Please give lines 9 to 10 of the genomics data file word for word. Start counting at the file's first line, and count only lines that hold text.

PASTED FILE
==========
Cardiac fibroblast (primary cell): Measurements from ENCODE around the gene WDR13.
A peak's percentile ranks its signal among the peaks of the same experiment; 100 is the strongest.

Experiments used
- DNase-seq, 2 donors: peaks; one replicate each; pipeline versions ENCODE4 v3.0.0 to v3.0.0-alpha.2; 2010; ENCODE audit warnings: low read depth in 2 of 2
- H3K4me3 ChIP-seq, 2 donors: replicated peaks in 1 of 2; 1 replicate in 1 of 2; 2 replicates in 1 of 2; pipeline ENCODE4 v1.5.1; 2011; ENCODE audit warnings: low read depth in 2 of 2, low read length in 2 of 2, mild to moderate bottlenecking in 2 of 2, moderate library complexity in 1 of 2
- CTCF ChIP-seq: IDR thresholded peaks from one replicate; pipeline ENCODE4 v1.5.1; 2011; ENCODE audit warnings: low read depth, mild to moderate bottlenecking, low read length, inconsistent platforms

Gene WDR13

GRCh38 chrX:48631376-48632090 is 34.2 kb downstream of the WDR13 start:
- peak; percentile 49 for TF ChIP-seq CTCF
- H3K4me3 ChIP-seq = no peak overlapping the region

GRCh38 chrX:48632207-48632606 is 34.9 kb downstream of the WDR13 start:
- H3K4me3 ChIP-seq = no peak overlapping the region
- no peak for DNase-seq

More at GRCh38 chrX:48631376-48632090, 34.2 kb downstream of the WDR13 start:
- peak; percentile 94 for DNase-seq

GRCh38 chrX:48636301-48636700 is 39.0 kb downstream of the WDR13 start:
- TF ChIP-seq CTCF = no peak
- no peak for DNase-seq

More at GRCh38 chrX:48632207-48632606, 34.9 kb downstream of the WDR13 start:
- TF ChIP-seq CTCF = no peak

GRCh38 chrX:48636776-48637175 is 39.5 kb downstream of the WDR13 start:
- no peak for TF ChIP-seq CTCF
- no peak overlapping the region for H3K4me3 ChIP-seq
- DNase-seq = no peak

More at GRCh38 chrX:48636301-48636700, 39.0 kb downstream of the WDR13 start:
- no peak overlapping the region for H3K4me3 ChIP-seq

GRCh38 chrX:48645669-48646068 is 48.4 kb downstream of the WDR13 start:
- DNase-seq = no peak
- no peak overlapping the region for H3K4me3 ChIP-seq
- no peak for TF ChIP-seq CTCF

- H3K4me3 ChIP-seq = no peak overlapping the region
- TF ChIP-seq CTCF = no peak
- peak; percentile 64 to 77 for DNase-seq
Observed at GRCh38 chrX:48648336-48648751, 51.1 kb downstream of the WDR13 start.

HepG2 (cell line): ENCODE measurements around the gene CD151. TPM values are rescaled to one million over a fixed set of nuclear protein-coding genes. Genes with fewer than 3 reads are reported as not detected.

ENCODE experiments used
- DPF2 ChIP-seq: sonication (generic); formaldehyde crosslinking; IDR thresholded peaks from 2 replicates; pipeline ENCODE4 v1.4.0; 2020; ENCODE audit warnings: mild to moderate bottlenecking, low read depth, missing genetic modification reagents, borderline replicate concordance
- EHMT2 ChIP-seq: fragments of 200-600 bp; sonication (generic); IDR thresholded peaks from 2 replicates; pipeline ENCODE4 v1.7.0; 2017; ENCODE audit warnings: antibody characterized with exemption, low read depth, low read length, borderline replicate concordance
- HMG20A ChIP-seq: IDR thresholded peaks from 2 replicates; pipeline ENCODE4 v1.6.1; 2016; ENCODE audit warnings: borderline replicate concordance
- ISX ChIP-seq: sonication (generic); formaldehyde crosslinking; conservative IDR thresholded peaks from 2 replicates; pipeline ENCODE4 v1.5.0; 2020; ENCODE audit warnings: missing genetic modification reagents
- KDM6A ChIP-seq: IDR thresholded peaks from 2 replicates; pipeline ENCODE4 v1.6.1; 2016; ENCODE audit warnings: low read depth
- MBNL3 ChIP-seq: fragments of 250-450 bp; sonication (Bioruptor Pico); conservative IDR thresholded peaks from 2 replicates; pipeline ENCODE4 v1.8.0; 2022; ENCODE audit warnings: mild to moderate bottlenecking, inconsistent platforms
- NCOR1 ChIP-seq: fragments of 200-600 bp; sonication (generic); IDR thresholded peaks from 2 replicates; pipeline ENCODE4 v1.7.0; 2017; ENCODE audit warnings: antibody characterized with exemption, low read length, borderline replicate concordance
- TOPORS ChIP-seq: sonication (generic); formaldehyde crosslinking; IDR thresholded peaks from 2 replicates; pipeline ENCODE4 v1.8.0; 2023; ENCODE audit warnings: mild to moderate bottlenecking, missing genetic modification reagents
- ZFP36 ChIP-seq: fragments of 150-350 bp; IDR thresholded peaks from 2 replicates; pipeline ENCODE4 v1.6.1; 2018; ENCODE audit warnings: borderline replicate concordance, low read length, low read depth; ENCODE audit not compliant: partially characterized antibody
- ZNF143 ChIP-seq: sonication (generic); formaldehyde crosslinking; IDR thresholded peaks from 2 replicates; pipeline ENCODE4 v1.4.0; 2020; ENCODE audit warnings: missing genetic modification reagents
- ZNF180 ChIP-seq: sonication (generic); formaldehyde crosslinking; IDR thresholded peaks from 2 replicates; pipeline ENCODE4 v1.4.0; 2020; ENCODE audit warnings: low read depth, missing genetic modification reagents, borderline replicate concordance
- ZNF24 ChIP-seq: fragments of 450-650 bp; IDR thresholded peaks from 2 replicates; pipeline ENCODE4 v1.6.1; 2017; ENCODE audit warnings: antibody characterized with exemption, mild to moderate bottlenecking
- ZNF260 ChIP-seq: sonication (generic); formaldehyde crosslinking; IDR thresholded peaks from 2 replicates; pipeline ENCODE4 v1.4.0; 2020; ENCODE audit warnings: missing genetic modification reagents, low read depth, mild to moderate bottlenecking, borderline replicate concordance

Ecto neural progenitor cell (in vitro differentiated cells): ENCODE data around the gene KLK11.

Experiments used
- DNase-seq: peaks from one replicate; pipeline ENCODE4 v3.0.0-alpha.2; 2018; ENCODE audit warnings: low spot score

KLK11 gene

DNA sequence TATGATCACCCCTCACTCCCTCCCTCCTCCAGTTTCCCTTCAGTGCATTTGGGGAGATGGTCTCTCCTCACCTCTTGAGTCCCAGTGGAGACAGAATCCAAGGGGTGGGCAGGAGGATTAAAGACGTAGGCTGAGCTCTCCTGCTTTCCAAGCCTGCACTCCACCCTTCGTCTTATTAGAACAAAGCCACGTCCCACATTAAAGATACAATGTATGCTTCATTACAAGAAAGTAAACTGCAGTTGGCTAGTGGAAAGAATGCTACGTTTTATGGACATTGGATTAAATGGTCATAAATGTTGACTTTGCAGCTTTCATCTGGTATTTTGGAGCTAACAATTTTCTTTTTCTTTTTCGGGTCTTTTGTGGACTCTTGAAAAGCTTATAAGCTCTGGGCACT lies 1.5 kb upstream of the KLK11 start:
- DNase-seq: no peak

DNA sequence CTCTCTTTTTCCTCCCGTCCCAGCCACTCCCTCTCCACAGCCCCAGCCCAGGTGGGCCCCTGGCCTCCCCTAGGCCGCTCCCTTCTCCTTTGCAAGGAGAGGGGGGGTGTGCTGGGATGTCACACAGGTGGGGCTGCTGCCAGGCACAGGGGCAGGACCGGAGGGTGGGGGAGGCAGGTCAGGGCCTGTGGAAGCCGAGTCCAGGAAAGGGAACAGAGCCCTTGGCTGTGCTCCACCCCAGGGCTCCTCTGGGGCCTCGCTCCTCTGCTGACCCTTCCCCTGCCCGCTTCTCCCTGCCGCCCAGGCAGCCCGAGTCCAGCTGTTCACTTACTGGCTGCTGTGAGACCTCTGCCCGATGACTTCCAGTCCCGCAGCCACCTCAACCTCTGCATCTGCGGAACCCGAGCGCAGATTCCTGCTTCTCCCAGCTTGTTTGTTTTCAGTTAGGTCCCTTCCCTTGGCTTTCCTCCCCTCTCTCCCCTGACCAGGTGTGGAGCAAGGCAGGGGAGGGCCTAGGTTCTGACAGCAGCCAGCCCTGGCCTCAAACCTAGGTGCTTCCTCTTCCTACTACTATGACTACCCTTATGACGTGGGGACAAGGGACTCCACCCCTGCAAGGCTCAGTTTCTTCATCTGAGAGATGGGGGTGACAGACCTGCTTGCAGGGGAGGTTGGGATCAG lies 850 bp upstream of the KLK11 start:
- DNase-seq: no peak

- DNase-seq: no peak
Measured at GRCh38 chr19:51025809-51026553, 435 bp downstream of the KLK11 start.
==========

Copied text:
- peak; percentile 49 for TF ChIP-seq CTCF
- H3K4me3 ChIP-seq = no peak overlapping the region